The avian flu, an influenza A, H5N1, virus was first described in Hong Kong in 1997. It caused an epidemic in birds in Southeast Asia in 2004, and since then it has caused illness and deaths in birds and in some people in parts of Asia. So far this strain of influenza has remained a bird-to-human infection.
H1N1 (Swine) Flu
The 2009 H1N1 flu virus was originally called "swine flu" but it is now known to be a combination of human, swine, and avian flu genes. First reported in Mexico and the U.S., it is a new influenza A, H1N1, virus. It became the predominant influenza A virus worldwide in 2009, causing influenza infections throughout the world, in what is known as a “pandemic”.
With the usual seasonal flu, the highest infection rates are seen in the very young, but more than 90% of influenza-related deaths and 60% of hospitalizations occur in those over 65 years old. In cases reported to European Centre for Disease Prevention and Control during the 2009 H1N1 pandemic, however, nearly 80% of those with severe respiratory infection from pandemic influenza who died were people under 65 years. The 2009 H1N1 flu virus is the latest, but not the most severe pandemic in history. For comparison, the most lethal pandemic in recent history, the 1918-1919 H1N1 influenza A pandemic, infected about one third of the world's population (an estimated 500 million people) and killed an estimated 20 to 50 million persons worldwide.
According to the Australian influenza report in 2011 there were 25,092 confirmed (laboratory test positive) cases of influenza reported to the National Notifiable Diseases Surveillance System (as at 16 October 2011). Estimating the actual numbers of flu cases is difficult, however, because many of those who get the flu do not seek medical treatment and, of those who do, only a small number are tested. Testing is more common in people who are hospitalized, but overall, laboratory-confirmed cases of influenza only represent a small percentage of those in a community who actually have the flu. In 2012, H3N2 Influenza infections began to increase again in the Northern Hemisphere, displacing the predominant H1N1 strain, illustrating the continual variation in global Influenza virus patterns over time. These patterns will continue to be monitored in Australia and worldwide.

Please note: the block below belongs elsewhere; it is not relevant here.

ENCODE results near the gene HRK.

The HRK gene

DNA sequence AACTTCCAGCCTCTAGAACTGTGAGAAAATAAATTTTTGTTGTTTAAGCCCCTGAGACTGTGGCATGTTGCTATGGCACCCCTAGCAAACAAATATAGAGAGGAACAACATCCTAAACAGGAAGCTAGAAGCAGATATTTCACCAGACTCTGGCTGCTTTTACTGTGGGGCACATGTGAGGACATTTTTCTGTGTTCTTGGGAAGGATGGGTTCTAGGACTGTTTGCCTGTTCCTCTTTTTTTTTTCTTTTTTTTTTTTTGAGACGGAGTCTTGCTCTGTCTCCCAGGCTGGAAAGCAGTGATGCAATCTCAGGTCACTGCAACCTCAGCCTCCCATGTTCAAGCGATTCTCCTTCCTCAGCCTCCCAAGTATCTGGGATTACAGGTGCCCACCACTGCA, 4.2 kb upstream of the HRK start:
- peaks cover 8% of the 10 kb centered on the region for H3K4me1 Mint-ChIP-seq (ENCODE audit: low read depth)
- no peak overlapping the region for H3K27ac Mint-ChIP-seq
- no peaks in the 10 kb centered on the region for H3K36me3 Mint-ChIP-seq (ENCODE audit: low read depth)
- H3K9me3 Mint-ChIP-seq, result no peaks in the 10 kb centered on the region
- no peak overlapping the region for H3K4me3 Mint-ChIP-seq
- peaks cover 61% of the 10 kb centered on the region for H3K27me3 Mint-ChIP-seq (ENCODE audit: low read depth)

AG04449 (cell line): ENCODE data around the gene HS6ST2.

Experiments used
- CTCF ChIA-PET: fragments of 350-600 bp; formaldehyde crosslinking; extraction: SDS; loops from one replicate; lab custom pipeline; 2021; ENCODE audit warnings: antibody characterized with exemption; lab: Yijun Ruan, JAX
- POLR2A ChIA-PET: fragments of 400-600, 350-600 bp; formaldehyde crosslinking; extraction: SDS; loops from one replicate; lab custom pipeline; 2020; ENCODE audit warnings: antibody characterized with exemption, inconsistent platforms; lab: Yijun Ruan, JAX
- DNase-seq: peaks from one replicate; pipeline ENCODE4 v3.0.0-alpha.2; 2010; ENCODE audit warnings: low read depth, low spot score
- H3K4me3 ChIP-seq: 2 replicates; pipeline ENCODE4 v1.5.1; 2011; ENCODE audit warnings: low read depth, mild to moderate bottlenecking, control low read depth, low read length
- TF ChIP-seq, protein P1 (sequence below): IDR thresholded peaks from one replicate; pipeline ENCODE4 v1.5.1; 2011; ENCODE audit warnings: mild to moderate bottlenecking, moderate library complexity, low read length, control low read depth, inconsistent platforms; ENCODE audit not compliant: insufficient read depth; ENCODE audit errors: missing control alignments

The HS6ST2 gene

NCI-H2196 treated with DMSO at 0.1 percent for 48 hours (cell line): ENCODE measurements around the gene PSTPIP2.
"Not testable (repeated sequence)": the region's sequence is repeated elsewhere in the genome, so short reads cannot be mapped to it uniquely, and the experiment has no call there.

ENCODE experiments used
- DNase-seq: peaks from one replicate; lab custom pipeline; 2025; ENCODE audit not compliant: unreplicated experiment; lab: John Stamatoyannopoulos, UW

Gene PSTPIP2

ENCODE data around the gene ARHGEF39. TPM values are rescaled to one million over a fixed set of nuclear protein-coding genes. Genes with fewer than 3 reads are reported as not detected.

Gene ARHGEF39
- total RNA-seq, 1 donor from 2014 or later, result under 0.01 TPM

For most people, the seasonal flu is a moderate illness that causes symptoms such as fatigue, fever, chills, stuffy nose, sore throat, headache, muscles aches, weakness, a cough and, with some strains, even diarrhoea and vomiting. These symptoms may also be seen with a variety of other conditions and seasonal viral infections.
Influenza can be severe and lead to complications such as viral pneumonia or secondary bacterial pneumonia (see Pneumonia) in the very young, the elderly, in those who are pregnant, and in those with underlying conditions such as asthma, lung disease, heart disease, diabetes, kidney disease, liver disease, chronic neurological disease, and in those with compromised immune systems.